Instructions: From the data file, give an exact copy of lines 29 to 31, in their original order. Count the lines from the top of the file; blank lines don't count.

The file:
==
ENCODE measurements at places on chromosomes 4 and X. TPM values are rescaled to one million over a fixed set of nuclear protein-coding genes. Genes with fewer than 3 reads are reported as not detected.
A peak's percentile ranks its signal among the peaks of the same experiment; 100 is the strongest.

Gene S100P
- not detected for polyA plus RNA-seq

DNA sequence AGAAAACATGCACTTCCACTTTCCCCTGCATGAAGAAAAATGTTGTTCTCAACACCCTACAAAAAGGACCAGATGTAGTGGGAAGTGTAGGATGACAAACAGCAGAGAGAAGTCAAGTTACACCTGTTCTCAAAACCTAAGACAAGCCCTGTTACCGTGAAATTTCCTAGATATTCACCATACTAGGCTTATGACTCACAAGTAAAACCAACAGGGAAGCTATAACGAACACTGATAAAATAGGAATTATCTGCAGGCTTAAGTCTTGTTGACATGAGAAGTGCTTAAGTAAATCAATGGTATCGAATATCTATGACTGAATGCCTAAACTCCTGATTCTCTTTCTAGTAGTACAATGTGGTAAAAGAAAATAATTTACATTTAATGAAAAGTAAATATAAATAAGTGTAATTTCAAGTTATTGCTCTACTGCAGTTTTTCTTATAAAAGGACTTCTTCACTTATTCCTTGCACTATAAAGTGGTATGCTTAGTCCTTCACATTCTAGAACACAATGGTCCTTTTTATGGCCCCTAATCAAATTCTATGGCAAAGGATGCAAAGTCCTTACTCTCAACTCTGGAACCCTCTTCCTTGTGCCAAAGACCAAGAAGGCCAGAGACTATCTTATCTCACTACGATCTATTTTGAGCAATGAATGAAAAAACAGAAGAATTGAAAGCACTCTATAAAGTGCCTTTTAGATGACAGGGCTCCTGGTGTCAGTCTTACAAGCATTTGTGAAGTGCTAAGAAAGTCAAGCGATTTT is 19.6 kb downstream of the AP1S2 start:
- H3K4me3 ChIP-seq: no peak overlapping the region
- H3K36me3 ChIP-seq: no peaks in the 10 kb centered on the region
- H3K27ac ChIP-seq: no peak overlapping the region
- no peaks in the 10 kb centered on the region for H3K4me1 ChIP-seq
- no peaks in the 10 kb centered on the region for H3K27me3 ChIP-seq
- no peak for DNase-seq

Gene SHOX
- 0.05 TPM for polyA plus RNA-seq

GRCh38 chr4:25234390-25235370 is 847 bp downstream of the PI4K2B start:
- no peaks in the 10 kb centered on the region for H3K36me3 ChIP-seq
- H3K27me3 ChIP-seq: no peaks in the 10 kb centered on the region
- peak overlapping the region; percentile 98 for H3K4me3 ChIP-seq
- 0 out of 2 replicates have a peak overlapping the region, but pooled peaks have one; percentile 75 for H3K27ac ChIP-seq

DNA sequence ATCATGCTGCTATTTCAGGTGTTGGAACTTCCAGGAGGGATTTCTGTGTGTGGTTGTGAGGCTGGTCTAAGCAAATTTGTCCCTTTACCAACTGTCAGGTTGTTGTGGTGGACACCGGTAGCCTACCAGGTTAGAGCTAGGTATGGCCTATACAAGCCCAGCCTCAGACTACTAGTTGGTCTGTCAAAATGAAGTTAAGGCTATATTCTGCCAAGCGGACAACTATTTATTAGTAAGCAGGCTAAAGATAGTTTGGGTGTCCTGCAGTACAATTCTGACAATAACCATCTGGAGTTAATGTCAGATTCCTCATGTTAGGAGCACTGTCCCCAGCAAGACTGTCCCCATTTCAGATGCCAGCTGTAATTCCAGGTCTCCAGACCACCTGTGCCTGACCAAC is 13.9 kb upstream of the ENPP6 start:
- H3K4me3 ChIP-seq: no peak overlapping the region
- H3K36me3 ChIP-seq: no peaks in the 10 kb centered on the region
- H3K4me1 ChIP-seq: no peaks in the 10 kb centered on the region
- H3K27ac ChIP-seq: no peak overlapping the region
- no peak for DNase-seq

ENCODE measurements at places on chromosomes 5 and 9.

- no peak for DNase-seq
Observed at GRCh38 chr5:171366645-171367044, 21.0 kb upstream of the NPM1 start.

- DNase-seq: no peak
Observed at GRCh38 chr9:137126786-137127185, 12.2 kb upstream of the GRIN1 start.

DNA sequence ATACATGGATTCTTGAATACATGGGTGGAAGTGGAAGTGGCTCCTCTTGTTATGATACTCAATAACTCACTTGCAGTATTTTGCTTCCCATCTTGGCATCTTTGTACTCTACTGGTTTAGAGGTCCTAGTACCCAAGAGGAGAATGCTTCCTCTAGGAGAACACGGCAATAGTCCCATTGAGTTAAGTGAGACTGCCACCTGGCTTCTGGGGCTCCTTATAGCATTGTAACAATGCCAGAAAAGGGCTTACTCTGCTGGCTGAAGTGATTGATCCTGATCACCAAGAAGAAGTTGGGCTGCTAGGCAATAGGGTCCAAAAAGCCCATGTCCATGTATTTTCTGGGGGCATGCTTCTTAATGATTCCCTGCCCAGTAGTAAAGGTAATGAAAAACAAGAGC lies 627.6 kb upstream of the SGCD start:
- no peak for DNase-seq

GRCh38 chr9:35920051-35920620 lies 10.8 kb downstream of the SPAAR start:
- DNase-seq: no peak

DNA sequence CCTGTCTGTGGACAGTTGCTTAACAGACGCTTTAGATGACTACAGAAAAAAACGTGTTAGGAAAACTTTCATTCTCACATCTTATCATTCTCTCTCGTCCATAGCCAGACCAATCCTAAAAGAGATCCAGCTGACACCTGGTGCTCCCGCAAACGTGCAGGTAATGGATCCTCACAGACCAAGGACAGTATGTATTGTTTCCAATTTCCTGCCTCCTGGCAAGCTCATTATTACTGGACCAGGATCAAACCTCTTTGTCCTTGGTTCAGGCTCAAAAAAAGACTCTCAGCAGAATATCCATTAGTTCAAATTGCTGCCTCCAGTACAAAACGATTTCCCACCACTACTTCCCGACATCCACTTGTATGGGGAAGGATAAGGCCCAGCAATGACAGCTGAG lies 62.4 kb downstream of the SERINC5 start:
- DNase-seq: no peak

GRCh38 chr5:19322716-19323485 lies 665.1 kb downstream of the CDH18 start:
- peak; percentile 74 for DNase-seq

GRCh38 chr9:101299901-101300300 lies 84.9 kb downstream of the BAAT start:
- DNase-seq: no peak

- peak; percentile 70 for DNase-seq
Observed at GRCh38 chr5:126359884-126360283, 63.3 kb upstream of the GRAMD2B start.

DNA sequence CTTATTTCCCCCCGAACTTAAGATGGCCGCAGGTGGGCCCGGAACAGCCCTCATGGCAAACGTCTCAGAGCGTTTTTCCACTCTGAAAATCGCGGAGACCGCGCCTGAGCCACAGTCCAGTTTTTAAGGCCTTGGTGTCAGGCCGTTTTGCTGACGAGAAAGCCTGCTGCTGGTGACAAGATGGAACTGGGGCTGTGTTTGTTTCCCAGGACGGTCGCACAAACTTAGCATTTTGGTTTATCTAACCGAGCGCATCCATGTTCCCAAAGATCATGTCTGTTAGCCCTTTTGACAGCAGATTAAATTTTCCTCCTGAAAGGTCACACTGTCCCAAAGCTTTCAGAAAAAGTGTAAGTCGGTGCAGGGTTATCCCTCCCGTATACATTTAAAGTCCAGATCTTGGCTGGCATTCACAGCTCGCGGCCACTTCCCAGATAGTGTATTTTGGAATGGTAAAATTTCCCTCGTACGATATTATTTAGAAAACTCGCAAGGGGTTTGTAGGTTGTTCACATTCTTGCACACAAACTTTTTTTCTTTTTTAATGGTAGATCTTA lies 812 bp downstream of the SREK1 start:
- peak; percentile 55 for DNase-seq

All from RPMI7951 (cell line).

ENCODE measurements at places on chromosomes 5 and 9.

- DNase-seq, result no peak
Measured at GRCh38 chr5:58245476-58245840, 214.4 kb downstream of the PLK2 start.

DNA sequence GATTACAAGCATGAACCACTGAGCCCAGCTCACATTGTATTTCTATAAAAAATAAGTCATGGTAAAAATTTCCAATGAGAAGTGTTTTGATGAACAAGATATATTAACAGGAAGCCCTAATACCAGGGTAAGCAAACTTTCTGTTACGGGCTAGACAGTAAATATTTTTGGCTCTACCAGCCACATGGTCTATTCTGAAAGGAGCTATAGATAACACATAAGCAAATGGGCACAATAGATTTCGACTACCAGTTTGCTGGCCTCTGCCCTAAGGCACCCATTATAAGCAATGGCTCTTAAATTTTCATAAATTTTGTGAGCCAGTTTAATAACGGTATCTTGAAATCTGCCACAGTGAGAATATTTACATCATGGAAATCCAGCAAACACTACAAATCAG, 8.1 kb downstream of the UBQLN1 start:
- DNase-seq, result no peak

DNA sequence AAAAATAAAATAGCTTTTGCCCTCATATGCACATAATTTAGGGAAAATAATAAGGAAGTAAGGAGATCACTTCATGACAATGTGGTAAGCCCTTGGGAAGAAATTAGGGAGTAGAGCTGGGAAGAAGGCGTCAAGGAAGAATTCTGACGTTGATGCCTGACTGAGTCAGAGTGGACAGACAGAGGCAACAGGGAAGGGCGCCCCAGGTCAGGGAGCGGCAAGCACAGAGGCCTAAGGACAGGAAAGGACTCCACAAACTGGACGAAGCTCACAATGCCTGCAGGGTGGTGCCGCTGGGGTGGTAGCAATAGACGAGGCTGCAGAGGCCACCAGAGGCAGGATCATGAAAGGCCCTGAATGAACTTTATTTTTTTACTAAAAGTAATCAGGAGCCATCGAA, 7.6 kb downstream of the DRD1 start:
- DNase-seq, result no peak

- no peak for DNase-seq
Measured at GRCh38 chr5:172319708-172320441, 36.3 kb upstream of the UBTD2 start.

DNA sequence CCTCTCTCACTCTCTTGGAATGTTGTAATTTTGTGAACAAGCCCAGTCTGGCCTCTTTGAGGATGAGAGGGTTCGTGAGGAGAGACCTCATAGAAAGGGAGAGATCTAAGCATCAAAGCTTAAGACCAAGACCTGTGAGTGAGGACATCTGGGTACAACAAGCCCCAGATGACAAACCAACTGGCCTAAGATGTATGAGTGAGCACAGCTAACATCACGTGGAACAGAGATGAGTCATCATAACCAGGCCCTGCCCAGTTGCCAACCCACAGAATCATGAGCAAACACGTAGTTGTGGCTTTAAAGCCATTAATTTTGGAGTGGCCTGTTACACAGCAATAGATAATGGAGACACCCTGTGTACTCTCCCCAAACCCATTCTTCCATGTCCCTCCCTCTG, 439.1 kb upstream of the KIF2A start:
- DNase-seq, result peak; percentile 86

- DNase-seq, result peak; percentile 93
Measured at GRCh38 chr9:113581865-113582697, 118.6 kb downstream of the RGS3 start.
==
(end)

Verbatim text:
Observed at GRCh38 chr9:137126786-137127185, 12.2 kb upstream of the GRIN1 start.

DNA sequence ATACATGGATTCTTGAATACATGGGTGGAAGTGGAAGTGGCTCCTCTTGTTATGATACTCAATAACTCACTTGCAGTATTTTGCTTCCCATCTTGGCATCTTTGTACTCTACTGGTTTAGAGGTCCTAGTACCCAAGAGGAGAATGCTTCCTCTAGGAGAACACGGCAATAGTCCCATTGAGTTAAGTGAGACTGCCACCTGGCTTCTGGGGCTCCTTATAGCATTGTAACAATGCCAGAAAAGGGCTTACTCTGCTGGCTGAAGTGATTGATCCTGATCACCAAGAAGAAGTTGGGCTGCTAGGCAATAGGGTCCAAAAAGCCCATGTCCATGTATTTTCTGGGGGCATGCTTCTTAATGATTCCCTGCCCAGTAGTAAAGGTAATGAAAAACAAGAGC lies 627.6 kb upstream of the SGCD start:
- no peak for DNase-seq